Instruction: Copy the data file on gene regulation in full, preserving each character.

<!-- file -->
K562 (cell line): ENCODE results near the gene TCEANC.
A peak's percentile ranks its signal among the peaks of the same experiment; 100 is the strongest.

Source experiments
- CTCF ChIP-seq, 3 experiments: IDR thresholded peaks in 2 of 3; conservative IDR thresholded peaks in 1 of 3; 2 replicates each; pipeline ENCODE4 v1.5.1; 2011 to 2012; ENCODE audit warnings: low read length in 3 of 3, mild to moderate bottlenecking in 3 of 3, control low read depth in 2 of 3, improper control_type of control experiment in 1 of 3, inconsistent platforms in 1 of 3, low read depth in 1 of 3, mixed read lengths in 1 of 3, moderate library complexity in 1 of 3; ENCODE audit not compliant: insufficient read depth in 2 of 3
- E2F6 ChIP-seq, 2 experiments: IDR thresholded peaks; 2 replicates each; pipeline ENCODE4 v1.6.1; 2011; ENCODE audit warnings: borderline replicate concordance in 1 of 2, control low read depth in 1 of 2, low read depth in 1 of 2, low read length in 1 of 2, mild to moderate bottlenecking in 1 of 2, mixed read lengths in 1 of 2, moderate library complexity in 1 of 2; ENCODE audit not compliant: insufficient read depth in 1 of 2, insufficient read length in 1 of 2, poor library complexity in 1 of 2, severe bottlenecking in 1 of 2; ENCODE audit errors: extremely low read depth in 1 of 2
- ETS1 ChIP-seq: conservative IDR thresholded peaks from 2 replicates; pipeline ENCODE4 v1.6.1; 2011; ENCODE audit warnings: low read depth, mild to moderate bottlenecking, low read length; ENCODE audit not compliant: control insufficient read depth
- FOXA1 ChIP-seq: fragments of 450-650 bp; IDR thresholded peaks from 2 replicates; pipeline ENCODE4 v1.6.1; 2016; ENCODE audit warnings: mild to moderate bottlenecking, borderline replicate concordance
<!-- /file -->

K562 (cell line): ENCODE results near the gene TCEANC.
A peak's percentile ranks its signal among the peaks of the same experiment; 100 is the strongest.

Source experiments
- CTCF ChIP-seq, 3 experiments: IDR thresholded peaks in 2 of 3; conservative IDR thresholded peaks in 1 of 3; 2 replicates each; pipeline ENCODE4 v1.5.1; 2011 to 2012; ENCODE audit warnings: low read length in 3 of 3, mild to moderate bottlenecking in 3 of 3, control low read depth in 2 of 3, improper control_type of control experiment in 1 of 3, inconsistent platforms in 1 of 3, low read depth in 1 of 3, mixed read lengths in 1 of 3, moderate library complexity in 1 of 3; ENCODE audit not compliant: insufficient read depth in 2 of 3
- E2F6 ChIP-seq, 2 experiments: IDR thresholded peaks; 2 replicates each; pipeline ENCODE4 v1.6.1; 2011; ENCODE audit warnings: borderline replicate concordance in 1 of 2, control low read depth in 1 of 2, low read depth in 1 of 2, low read length in 1 of 2, mild to moderate bottlenecking in 1 of 2, mixed read lengths in 1 of 2, moderate library complexity in 1 of 2; ENCODE audit not compliant: insufficient read depth in 1 of 2, insufficient read length in 1 of 2, poor library complexity in 1 of 2, severe bottlenecking in 1 of 2; ENCODE audit errors: extremely low read depth in 1 of 2
- ETS1 ChIP-seq: conservative IDR thresholded peaks from 2 replicates; pipeline ENCODE4 v1.6.1; 2011; ENCODE audit warnings: low read depth, mild to moderate bottlenecking, low read length; ENCODE audit not compliant: control insufficient read depth
- FOXA1 ChIP-seq: fragments of 450-650 bp; IDR thresholded peaks from 2 replicates; pipeline ENCODE4 v1.6.1; 2016; ENCODE audit warnings: mild to moderate bottlenecking, borderline replicate concordance